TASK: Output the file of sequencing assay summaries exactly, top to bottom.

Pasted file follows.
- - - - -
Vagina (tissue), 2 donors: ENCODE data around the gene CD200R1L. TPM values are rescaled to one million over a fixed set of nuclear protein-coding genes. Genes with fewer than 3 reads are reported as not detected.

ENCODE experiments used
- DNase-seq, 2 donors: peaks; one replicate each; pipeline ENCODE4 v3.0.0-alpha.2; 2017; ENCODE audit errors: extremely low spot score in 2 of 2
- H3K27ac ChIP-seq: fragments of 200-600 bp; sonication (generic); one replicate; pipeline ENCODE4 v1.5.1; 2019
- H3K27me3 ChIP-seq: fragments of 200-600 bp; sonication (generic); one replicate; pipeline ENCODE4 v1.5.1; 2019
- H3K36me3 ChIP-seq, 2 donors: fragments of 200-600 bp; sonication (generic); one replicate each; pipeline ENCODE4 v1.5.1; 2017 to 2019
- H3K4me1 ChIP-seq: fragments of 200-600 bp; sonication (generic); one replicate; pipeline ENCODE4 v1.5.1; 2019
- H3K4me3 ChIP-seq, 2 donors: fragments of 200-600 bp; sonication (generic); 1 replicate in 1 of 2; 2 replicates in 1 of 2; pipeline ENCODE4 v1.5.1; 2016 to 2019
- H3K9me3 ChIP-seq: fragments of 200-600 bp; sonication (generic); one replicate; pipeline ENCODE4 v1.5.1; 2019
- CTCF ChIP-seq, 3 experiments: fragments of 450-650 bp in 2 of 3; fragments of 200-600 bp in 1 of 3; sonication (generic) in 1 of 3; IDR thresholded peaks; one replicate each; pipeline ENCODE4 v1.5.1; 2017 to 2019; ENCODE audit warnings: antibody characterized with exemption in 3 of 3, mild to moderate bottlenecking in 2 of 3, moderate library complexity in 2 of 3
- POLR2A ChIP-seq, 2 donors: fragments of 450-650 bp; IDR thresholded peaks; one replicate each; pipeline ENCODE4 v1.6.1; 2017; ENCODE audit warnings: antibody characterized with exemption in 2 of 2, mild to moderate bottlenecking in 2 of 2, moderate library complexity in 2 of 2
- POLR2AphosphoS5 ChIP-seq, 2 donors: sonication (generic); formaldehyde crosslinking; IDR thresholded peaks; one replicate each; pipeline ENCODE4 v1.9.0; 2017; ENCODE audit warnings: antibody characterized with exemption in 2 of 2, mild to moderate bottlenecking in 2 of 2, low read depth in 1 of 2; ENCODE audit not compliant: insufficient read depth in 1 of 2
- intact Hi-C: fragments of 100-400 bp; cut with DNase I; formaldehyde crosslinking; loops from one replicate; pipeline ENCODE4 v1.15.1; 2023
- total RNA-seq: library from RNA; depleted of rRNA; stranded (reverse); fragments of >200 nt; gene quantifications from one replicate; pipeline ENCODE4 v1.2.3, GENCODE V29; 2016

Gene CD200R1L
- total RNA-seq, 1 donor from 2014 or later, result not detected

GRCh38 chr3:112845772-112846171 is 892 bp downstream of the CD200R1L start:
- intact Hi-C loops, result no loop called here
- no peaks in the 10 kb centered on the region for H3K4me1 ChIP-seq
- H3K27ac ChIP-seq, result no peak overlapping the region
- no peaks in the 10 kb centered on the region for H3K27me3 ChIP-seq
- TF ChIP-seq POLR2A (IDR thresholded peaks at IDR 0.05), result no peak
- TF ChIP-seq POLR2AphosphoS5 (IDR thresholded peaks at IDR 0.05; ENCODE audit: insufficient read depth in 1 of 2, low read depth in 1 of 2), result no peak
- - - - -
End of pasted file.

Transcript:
Vagina (tissue), 2 donors: ENCODE data around the gene CD200R1L. TPM values are rescaled to one million over a fixed set of nuclear protein-coding genes. Genes with fewer than 3 reads are reported as not detected.

ENCODE experiments used
- DNase-seq, 2 donors: peaks; one replicate each; pipeline ENCODE4 v3.0.0-alpha.2; 2017; ENCODE audit errors: extremely low spot score in 2 of 2
- H3K27ac ChIP-seq: fragments of 200-600 bp; sonication (generic); one replicate; pipeline ENCODE4 v1.5.1; 2019
- H3K27me3 ChIP-seq: fragments of 200-600 bp; sonication (generic); one replicate; pipeline ENCODE4 v1.5.1; 2019
- H3K36me3 ChIP-seq, 2 donors: fragments of 200-600 bp; sonication (generic); one replicate each; pipeline ENCODE4 v1.5.1; 2017 to 2019
- H3K4me1 ChIP-seq: fragments of 200-600 bp; sonication (generic); one replicate; pipeline ENCODE4 v1.5.1; 2019
- H3K4me3 ChIP-seq, 2 donors: fragments of 200-600 bp; sonication (generic); 1 replicate in 1 of 2; 2 replicates in 1 of 2; pipeline ENCODE4 v1.5.1; 2016 to 2019
- H3K9me3 ChIP-seq: fragments of 200-600 bp; sonication (generic); one replicate; pipeline ENCODE4 v1.5.1; 2019
- CTCF ChIP-seq, 3 experiments: fragments of 450-650 bp in 2 of 3; fragments of 200-600 bp in 1 of 3; sonication (generic) in 1 of 3; IDR thresholded peaks; one replicate each; pipeline ENCODE4 v1.5.1; 2017 to 2019; ENCODE audit warnings: antibody characterized with exemption in 3 of 3, mild to moderate bottlenecking in 2 of 3, moderate library complexity in 2 of 3
- POLR2A ChIP-seq, 2 donors: fragments of 450-650 bp; IDR thresholded peaks; one replicate each; pipeline ENCODE4 v1.6.1; 2017; ENCODE audit warnings: antibody characterized with exemption in 2 of 2, mild to moderate bottlenecking in 2 of 2, moderate library complexity in 2 of 2
- POLR2AphosphoS5 ChIP-seq, 2 donors: sonication (generic); formaldehyde crosslinking; IDR thresholded peaks; one replicate each; pipeline ENCODE4 v1.9.0; 2017; ENCODE audit warnings: antibody characterized with exemption in 2 of 2, mild to moderate bottlenecking in 2 of 2, low read depth in 1 of 2; ENCODE audit not compliant: insufficient read depth in 1 of 2
- intact Hi-C: fragments of 100-400 bp; cut with DNase I; formaldehyde crosslinking; loops from one replicate; pipeline ENCODE4 v1.15.1; 2023
- total RNA-seq: library from RNA; depleted of rRNA; stranded (reverse); fragments of >200 nt; gene quantifications from one replicate; pipeline ENCODE4 v1.2.3, GENCODE V29; 2016

Gene CD200R1L
- total RNA-seq, 1 donor from 2014 or later, result not detected

GRCh38 chr3:112845772-112846171 is 892 bp downstream of the CD200R1L start:
- intact Hi-C loops, result no loop called here
- no peaks in the 10 kb centered on the region for H3K4me1 ChIP-seq
- H3K27ac ChIP-seq, result no peak overlapping the region
- no peaks in the 10 kb centered on the region for H3K27me3 ChIP-seq
- TF ChIP-seq POLR2A (IDR thresholded peaks at IDR 0.05), result no peak
- TF ChIP-seq POLR2AphosphoS5 (IDR thresholded peaks at IDR 0.05; ENCODE audit: insufficient read depth in 1 of 2, low read depth in 1 of 2), result no peak